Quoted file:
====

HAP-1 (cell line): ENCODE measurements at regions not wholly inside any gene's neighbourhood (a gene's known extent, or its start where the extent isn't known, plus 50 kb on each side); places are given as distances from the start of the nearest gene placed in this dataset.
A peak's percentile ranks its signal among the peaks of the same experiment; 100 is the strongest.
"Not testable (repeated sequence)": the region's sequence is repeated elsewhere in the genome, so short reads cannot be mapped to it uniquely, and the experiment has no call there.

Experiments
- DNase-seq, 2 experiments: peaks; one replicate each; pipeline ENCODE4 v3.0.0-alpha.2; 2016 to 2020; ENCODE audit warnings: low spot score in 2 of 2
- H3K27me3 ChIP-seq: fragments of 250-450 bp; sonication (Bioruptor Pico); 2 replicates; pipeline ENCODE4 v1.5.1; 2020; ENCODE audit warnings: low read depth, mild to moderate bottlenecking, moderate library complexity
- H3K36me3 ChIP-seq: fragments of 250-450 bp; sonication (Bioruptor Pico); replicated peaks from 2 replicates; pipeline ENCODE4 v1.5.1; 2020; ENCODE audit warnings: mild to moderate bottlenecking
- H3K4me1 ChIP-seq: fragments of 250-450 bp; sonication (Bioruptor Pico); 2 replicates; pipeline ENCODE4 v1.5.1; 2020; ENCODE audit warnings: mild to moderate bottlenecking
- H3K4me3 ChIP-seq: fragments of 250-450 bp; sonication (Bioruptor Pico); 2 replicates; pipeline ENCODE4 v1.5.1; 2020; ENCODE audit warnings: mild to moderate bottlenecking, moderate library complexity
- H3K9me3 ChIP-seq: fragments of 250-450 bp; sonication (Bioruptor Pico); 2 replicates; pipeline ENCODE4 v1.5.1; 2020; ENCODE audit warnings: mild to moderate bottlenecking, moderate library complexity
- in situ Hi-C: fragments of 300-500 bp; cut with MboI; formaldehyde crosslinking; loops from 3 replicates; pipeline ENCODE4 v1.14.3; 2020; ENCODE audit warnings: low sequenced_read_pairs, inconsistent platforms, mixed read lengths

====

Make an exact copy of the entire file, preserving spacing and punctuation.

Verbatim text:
HAP-1 (cell line): ENCODE measurements at regions not wholly inside any gene's neighbourhood (a gene's known extent, or its start where the extent isn't known, plus 50 kb on each side); places are given as distances from the start of the nearest gene placed in this dataset.
A peak's percentile ranks its signal among the peaks of the same experiment; 100 is the strongest.
"Not testable (repeated sequence)": the region's sequence is repeated elsewhere in the genome, so short reads cannot be mapped to it uniquely, and the experiment has no call there.

Experiments
- DNase-seq, 2 experiments: peaks; one replicate each; pipeline ENCODE4 v3.0.0-alpha.2; 2016 to 2020; ENCODE audit warnings: low spot score in 2 of 2
- H3K27me3 ChIP-seq: fragments of 250-450 bp; sonication (Bioruptor Pico); 2 replicates; pipeline ENCODE4 v1.5.1; 2020; ENCODE audit warnings: low read depth, mild to moderate bottlenecking, moderate library complexity
- H3K36me3 ChIP-seq: fragments of 250-450 bp; sonication (Bioruptor Pico); replicated peaks from 2 replicates; pipeline ENCODE4 v1.5.1; 2020; ENCODE audit warnings: mild to moderate bottlenecking
- H3K4me1 ChIP-seq: fragments of 250-450 bp; sonication (Bioruptor Pico); 2 replicates; pipeline ENCODE4 v1.5.1; 2020; ENCODE audit warnings: mild to moderate bottlenecking
- H3K4me3 ChIP-seq: fragments of 250-450 bp; sonication (Bioruptor Pico); 2 replicates; pipeline ENCODE4 v1.5.1; 2020; ENCODE audit warnings: mild to moderate bottlenecking, moderate library complexity
- H3K9me3 ChIP-seq: fragments of 250-450 bp; sonication (Bioruptor Pico); 2 replicates; pipeline ENCODE4 v1.5.1; 2020; ENCODE audit warnings: mild to moderate bottlenecking, moderate library complexity
- in situ Hi-C: fragments of 300-500 bp; cut with MboI; formaldehyde crosslinking; loops from 3 replicates; pipeline ENCODE4 v1.14.3; 2020; ENCODE audit warnings: low sequenced_read_pairs, inconsistent platforms, mixed read lengths